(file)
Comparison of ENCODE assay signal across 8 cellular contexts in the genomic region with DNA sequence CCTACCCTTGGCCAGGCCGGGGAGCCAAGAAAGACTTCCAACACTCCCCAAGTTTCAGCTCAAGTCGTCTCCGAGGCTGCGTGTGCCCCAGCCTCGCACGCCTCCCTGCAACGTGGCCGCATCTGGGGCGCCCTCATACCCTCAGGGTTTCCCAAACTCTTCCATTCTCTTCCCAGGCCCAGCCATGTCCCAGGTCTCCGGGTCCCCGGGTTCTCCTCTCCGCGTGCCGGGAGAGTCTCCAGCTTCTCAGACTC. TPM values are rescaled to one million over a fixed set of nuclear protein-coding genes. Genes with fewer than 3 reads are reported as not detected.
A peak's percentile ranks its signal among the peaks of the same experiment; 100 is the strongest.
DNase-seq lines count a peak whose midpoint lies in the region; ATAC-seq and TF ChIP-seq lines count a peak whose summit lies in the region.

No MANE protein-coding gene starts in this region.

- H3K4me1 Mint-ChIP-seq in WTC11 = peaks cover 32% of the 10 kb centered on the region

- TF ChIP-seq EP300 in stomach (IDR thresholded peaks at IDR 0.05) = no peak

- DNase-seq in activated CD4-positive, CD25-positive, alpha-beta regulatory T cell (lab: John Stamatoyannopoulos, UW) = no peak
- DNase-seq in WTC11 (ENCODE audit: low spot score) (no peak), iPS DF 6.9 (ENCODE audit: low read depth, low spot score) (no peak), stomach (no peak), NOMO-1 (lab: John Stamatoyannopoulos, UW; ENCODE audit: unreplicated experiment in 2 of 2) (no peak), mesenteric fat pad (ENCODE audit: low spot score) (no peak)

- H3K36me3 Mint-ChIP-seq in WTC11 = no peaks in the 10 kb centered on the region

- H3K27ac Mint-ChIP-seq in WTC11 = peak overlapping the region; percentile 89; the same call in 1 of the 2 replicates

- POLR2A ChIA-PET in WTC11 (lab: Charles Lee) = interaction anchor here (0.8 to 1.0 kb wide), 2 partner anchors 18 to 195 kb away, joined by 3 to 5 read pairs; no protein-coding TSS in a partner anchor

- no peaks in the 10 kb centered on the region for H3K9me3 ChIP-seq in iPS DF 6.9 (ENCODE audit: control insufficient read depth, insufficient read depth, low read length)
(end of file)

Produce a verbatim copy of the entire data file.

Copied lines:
Comparison of ENCODE assay signal across 8 cellular contexts in the genomic region with DNA sequence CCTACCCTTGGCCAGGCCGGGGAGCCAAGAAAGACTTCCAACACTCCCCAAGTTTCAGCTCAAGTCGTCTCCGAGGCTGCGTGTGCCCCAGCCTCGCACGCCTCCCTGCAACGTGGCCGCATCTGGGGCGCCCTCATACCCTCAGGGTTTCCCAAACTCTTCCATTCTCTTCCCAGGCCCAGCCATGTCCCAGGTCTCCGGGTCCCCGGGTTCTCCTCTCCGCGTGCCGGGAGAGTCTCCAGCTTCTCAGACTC. TPM values are rescaled to one million over a fixed set of nuclear protein-coding genes. Genes with fewer than 3 reads are reported as not detected.
A peak's percentile ranks its signal among the peaks of the same experiment; 100 is the strongest.
DNase-seq lines count a peak whose midpoint lies in the region; ATAC-seq and TF ChIP-seq lines count a peak whose summit lies in the region.

No MANE protein-coding gene starts in this region.

- H3K4me1 Mint-ChIP-seq in WTC11 = peaks cover 32% of the 10 kb centered on the region

- TF ChIP-seq EP300 in stomach (IDR thresholded peaks at IDR 0.05) = no peak

- DNase-seq in activated CD4-positive, CD25-positive, alpha-beta regulatory T cell (lab: John Stamatoyannopoulos, UW) = no peak
- DNase-seq in WTC11 (ENCODE audit: low spot score) (no peak), iPS DF 6.9 (ENCODE audit: low read depth, low spot score) (no peak), stomach (no peak), NOMO-1 (lab: John Stamatoyannopoulos, UW; ENCODE audit: unreplicated experiment in 2 of 2) (no peak), mesenteric fat pad (ENCODE audit: low spot score) (no peak)

- H3K36me3 Mint-ChIP-seq in WTC11 = no peaks in the 10 kb centered on the region

- H3K27ac Mint-ChIP-seq in WTC11 = peak overlapping the region; percentile 89; the same call in 1 of the 2 replicates

- POLR2A ChIA-PET in WTC11 (lab: Charles Lee) = interaction anchor here (0.8 to 1.0 kb wide), 2 partner anchors 18 to 195 kb away, joined by 3 to 5 read pairs; no protein-coding TSS in a partner anchor

- no peaks in the 10 kb centered on the region for H3K9me3 ChIP-seq in iPS DF 6.9 (ENCODE audit: control insufficient read depth, insufficient read depth, low read length)